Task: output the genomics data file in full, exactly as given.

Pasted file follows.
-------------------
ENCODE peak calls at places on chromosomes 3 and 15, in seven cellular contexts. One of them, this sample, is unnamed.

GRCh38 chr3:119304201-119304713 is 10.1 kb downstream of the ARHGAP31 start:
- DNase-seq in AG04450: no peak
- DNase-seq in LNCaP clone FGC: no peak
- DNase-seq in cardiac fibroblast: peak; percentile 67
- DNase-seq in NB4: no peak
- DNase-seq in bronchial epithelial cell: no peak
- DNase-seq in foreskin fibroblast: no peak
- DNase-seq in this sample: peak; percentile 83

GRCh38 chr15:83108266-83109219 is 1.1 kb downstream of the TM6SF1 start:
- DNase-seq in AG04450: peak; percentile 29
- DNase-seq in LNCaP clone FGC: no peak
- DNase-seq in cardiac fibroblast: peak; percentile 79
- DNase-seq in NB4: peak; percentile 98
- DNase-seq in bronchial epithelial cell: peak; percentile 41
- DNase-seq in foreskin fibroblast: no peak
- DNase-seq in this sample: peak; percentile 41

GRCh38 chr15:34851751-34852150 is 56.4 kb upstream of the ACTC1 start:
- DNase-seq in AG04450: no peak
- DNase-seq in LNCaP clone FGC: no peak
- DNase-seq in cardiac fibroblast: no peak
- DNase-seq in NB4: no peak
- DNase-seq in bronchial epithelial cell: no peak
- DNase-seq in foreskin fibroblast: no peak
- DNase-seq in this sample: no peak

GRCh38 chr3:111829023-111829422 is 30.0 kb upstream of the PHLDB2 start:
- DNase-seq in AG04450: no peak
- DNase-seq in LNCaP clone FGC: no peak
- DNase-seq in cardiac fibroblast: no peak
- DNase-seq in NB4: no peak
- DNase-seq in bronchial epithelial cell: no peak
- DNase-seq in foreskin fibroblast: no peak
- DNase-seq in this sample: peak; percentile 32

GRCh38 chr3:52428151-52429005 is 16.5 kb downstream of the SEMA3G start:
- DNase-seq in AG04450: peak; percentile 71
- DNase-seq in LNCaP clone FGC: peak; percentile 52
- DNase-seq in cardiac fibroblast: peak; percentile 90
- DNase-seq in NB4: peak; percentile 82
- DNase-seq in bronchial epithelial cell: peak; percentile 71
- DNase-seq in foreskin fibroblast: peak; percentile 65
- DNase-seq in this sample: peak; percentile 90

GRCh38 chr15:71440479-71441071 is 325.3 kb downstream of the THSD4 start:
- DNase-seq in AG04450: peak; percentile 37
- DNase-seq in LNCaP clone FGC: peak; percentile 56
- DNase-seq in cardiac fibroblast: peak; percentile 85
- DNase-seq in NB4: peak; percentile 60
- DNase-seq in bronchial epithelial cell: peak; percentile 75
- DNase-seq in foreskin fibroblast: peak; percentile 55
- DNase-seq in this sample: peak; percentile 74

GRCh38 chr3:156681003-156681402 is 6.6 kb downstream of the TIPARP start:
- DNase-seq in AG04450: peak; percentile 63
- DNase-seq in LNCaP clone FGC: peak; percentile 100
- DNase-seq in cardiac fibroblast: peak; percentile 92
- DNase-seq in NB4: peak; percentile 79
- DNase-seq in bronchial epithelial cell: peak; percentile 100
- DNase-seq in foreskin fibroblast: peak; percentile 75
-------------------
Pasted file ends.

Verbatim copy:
ENCODE peak calls at places on chromosomes 3 and 15, in seven cellular contexts. One of them, this sample, is unnamed.

GRCh38 chr3:119304201-119304713 is 10.1 kb downstream of the ARHGAP31 start:
- DNase-seq in AG04450: no peak
- DNase-seq in LNCaP clone FGC: no peak
- DNase-seq in cardiac fibroblast: peak; percentile 67
- DNase-seq in NB4: no peak
- DNase-seq in bronchial epithelial cell: no peak
- DNase-seq in foreskin fibroblast: no peak
- DNase-seq in this sample: peak; percentile 83

GRCh38 chr15:83108266-83109219 is 1.1 kb downstream of the TM6SF1 start:
- DNase-seq in AG04450: peak; percentile 29
- DNase-seq in LNCaP clone FGC: no peak
- DNase-seq in cardiac fibroblast: peak; percentile 79
- DNase-seq in NB4: peak; percentile 98
- DNase-seq in bronchial epithelial cell: peak; percentile 41
- DNase-seq in foreskin fibroblast: no peak
- DNase-seq in this sample: peak; percentile 41

GRCh38 chr15:34851751-34852150 is 56.4 kb upstream of the ACTC1 start:
- DNase-seq in AG04450: no peak
- DNase-seq in LNCaP clone FGC: no peak
- DNase-seq in cardiac fibroblast: no peak
- DNase-seq in NB4: no peak
- DNase-seq in bronchial epithelial cell: no peak
- DNase-seq in foreskin fibroblast: no peak
- DNase-seq in this sample: no peak

GRCh38 chr3:111829023-111829422 is 30.0 kb upstream of the PHLDB2 start:
- DNase-seq in AG04450: no peak
- DNase-seq in LNCaP clone FGC: no peak
- DNase-seq in cardiac fibroblast: no peak
- DNase-seq in NB4: no peak
- DNase-seq in bronchial epithelial cell: no peak
- DNase-seq in foreskin fibroblast: no peak
- DNase-seq in this sample: peak; percentile 32

GRCh38 chr3:52428151-52429005 is 16.5 kb downstream of the SEMA3G start:
- DNase-seq in AG04450: peak; percentile 71
- DNase-seq in LNCaP clone FGC: peak; percentile 52
- DNase-seq in cardiac fibroblast: peak; percentile 90
- DNase-seq in NB4: peak; percentile 82
- DNase-seq in bronchial epithelial cell: peak; percentile 71
- DNase-seq in foreskin fibroblast: peak; percentile 65
- DNase-seq in this sample: peak; percentile 90

GRCh38 chr15:71440479-71441071 is 325.3 kb downstream of the THSD4 start:
- DNase-seq in AG04450: peak; percentile 37
- DNase-seq in LNCaP clone FGC: peak; percentile 56
- DNase-seq in cardiac fibroblast: peak; percentile 85
- DNase-seq in NB4: peak; percentile 60
- DNase-seq in bronchial epithelial cell: peak; percentile 75
- DNase-seq in foreskin fibroblast: peak; percentile 55
- DNase-seq in this sample: peak; percentile 74

GRCh38 chr3:156681003-156681402 is 6.6 kb downstream of the TIPARP start:
- DNase-seq in AG04450: peak; percentile 63
- DNase-seq in LNCaP clone FGC: peak; percentile 100
- DNase-seq in cardiac fibroblast: peak; percentile 92
- DNase-seq in NB4: peak; percentile 79
- DNase-seq in bronchial epithelial cell: peak; percentile 100
- DNase-seq in foreskin fibroblast: peak; percentile 75